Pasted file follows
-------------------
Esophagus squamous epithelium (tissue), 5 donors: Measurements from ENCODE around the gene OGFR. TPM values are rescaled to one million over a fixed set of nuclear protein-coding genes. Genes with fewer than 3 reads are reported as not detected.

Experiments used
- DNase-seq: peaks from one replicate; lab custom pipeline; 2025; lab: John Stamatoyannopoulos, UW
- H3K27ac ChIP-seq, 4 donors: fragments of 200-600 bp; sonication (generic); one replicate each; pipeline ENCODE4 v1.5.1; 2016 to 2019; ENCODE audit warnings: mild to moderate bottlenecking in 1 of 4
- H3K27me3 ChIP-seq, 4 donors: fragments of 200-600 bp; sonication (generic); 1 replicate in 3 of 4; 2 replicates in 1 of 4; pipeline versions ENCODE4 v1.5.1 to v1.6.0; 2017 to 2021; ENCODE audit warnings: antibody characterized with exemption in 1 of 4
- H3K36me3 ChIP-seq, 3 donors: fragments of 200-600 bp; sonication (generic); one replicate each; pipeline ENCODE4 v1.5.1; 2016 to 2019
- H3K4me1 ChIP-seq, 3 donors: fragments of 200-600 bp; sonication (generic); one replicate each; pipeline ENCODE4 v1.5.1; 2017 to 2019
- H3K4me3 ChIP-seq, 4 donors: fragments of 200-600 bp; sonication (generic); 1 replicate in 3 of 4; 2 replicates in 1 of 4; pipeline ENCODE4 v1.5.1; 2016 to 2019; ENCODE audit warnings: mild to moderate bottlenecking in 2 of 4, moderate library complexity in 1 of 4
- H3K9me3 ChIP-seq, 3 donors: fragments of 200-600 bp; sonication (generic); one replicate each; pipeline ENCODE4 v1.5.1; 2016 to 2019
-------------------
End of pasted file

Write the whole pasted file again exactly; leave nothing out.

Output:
Esophagus squamous epithelium (tissue), 5 donors: Measurements from ENCODE around the gene OGFR. TPM values are rescaled to one million over a fixed set of nuclear protein-coding genes. Genes with fewer than 3 reads are reported as not detected.

Experiments used
- DNase-seq: peaks from one replicate; lab custom pipeline; 2025; lab: John Stamatoyannopoulos, UW
- H3K27ac ChIP-seq, 4 donors: fragments of 200-600 bp; sonication (generic); one replicate each; pipeline ENCODE4 v1.5.1; 2016 to 2019; ENCODE audit warnings: mild to moderate bottlenecking in 1 of 4
- H3K27me3 ChIP-seq, 4 donors: fragments of 200-600 bp; sonication (generic); 1 replicate in 3 of 4; 2 replicates in 1 of 4; pipeline versions ENCODE4 v1.5.1 to v1.6.0; 2017 to 2021; ENCODE audit warnings: antibody characterized with exemption in 1 of 4
- H3K36me3 ChIP-seq, 3 donors: fragments of 200-600 bp; sonication (generic); one replicate each; pipeline ENCODE4 v1.5.1; 2016 to 2019
- H3K4me1 ChIP-seq, 3 donors: fragments of 200-600 bp; sonication (generic); one replicate each; pipeline ENCODE4 v1.5.1; 2017 to 2019
- H3K4me3 ChIP-seq, 4 donors: fragments of 200-600 bp; sonication (generic); 1 replicate in 3 of 4; 2 replicates in 1 of 4; pipeline ENCODE4 v1.5.1; 2016 to 2019; ENCODE audit warnings: mild to moderate bottlenecking in 2 of 4, moderate library complexity in 1 of 4
- H3K9me3 ChIP-seq, 3 donors: fragments of 200-600 bp; sonication (generic); one replicate each; pipeline ENCODE4 v1.5.1; 2016 to 2019